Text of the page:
Last Updated on 2 months by Mukesh
The Australian Bureau of Meteorology has confirmed the development of La Nina weather pattern for the third consecutive year in the Pacific, upping the risk of rain and floods in different parts of the world.
As per the World Meteorological Organization, a UN agency, it is for the first time in this century that La Niña has returned for three consecutive years.
“It is exceptional to have three consecutive years with a La Nina event,” WMO Secretary-General Petteri Taalas said in a statement.
La Niña weather pattern is one of the three phases of the El Niño Southern Oscillation (ENSO).
It refers to the unusual cooling of the tropical eastern Pacific. La Nina, which means The Little Girl in Spanish, represent periods of below-average sea surface temperatures across the east-central Equatorial Pacific.
Under this weather pattern, the atmospheric circulation across the tropical Pacific is set up so that warm waters to Australia’s north-east and strong trade winds pump moisture into the atmosphere along Australia’s east coast.
When the right systems come along, they then tap into that moisture, bringing about heavy rains and flooding.
The bureau, in its fortnightly update of Australia’s climate drivers, said that key atmospheric and oceanic indicators of the El Niño–Southern Oscillation (Enso) showed “an established La Niña”.
“Tropical Pacific sea surface temperatures have been cooling since June and are now at La Niña thresholds,” the bureau said.
“Models indicate this La Niña event may peak during the spring and return to neutral conditions early in 2023,” it added.
Impacts of La Nina across the globe
La Nina tends to bring milder winters in Northern Europe, especially UK, and colder winters in southern and western Europe, leading to snow in the Mediterranean region. It reduces the number of autumnal hurricanes across Europe.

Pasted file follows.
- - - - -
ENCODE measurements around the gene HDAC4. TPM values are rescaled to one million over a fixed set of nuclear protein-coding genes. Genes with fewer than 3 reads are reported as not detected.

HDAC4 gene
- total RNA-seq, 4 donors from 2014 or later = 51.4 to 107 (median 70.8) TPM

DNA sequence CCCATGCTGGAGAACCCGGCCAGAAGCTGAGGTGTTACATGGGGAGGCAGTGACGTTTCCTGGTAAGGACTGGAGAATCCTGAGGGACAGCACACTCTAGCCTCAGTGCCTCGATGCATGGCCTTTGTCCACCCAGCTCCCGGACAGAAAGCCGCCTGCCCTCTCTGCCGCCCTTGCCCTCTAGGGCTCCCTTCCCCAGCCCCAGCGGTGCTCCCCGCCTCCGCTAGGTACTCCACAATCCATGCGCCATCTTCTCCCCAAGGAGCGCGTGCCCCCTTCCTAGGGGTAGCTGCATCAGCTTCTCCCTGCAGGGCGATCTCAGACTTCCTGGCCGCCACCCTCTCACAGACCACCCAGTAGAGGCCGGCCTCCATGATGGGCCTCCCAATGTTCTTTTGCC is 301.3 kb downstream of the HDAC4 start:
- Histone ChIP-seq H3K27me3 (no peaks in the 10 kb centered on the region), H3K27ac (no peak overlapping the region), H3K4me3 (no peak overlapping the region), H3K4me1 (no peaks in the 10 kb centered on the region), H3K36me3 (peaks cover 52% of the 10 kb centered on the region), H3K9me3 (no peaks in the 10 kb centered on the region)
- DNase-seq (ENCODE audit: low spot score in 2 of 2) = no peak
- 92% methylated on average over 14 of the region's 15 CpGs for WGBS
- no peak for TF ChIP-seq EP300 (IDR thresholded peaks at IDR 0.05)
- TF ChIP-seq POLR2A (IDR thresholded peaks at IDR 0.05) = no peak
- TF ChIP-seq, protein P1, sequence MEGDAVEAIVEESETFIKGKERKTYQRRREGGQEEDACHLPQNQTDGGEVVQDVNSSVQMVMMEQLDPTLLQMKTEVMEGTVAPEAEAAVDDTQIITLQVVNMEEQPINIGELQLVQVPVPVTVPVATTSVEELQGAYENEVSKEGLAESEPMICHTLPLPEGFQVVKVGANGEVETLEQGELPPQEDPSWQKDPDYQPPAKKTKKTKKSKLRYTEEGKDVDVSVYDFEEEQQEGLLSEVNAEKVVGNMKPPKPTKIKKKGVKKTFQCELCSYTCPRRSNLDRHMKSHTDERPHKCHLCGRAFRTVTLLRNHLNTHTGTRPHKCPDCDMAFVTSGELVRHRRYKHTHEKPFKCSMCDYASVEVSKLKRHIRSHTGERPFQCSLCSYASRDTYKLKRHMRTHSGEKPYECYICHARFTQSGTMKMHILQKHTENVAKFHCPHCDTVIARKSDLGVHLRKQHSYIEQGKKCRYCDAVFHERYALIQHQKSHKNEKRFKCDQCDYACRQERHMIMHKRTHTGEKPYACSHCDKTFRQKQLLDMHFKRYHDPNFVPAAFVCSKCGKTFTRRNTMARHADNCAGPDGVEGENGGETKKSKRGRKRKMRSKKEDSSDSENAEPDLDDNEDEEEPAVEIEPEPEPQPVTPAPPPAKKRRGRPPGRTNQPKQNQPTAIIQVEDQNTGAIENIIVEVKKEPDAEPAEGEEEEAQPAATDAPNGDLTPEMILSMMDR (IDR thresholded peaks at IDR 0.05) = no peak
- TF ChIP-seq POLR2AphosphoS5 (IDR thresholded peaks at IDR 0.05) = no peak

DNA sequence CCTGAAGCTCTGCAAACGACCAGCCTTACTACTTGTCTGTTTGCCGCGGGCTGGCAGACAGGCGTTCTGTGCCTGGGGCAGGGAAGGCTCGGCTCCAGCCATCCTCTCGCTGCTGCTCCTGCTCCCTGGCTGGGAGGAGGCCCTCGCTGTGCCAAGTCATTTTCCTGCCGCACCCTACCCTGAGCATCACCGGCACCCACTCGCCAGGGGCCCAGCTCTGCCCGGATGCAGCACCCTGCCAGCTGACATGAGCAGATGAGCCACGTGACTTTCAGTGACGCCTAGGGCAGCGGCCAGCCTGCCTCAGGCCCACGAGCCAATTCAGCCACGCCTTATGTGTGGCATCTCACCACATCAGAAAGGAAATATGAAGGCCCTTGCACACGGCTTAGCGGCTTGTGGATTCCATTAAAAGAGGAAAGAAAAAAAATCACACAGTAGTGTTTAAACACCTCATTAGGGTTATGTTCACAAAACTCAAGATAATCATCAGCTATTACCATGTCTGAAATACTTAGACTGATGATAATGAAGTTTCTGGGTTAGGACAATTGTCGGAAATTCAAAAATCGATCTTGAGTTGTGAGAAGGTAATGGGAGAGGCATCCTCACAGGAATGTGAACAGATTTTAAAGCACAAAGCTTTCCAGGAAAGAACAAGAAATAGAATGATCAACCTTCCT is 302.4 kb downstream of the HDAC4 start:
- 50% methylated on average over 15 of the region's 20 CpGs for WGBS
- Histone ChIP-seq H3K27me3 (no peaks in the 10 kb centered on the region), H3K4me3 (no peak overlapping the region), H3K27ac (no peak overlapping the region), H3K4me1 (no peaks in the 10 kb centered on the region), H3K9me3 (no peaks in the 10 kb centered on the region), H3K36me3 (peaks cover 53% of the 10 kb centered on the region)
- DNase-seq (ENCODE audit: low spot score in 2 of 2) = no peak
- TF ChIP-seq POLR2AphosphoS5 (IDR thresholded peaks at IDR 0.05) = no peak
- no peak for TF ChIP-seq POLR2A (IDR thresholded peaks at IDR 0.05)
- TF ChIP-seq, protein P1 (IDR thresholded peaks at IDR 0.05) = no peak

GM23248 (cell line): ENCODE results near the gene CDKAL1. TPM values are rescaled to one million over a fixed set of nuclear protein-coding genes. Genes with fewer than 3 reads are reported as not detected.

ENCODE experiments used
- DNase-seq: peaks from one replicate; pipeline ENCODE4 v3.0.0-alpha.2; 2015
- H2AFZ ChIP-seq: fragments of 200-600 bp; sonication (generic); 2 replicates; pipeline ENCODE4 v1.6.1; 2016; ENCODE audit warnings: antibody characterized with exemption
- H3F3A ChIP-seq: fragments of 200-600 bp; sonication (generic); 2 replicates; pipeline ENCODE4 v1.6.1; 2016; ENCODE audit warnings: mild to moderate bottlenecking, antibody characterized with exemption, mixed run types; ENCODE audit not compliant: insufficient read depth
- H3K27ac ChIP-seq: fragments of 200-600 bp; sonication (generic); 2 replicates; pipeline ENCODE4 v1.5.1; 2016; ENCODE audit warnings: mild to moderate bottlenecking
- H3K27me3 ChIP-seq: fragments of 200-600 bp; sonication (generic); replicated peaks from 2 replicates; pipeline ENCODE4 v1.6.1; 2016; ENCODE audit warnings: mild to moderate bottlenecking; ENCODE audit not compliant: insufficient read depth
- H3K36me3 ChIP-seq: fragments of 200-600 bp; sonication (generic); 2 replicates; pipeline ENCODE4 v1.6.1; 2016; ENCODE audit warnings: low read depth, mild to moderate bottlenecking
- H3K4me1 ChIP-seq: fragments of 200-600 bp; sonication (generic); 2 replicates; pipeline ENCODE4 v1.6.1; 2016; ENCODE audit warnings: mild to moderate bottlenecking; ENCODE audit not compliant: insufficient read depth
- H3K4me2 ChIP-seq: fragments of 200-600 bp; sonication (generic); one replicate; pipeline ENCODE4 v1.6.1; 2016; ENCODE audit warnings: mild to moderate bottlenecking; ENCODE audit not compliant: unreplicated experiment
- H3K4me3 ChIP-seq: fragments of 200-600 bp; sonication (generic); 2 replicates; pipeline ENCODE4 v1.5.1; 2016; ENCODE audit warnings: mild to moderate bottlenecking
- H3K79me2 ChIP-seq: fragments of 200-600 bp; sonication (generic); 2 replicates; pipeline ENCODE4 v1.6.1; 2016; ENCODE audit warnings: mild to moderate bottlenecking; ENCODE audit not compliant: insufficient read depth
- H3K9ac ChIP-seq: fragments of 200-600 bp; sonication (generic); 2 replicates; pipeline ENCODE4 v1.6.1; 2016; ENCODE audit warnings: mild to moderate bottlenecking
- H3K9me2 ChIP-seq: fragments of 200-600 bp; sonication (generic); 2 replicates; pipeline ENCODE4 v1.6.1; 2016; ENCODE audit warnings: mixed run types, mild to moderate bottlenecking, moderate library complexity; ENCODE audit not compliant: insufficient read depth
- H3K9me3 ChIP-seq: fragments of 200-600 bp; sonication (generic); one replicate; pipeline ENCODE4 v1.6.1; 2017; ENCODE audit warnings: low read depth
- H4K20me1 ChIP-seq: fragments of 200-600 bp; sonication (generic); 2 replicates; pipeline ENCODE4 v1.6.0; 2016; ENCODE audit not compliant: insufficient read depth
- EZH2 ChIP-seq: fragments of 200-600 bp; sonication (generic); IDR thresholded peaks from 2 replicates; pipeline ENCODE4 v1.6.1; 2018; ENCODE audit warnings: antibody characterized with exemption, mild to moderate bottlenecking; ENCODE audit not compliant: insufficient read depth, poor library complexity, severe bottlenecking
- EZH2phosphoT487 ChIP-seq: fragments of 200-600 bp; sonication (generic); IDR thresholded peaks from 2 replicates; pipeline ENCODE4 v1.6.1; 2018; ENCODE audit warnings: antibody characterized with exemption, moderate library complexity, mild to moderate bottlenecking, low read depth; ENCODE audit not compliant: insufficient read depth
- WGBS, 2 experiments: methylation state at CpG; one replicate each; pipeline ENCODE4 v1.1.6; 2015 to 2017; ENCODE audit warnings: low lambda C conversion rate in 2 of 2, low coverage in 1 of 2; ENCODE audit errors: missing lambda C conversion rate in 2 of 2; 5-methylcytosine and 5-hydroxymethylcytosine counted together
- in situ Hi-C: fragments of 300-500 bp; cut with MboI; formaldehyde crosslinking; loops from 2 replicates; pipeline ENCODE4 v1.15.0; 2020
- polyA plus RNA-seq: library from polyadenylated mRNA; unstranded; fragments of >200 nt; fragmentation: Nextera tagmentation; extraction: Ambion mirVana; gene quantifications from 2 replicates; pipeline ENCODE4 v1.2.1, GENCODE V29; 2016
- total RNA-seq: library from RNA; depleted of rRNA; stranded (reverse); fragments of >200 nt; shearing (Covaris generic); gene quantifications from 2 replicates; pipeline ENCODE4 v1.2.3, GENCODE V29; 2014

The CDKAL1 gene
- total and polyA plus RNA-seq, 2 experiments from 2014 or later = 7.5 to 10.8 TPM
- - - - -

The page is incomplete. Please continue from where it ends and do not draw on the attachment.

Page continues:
It is in the American continent where the extreme climate conditions due to La Nina are felt the most.
In the Pacific, stronger winds arrive along the equatorial region. While it leads to favourable conditions for hurricanes in the Caribbean and central Atlantic area. In various states of US, frequent tornados are observed.
In Australia, Indonesia and other parts of Asia, La Nina brings heavy rainfall and can even cause more lightning activity in the Gulf of Mexico and along the Gulf Coast and increase the number of hurricanes and tropical cyclones, according to the National Oceanic and Atmospheric Administration.
The condition is reversed in South America, where La Nina causes drought, especially in countries of Peru and Ecuador.
The situation is the same in East Africa as well. The fourth season of failed rains is currently causing one of the worst droughts East Africa has seen in decades.
As per the UN’s World Food Programme, Ethiopia, Kenya and Somalia are on the brink of an unprecedented humanitarian catastrophe, and up to 20 million people are at risk of severe hunger.
(With inputs from agencies)
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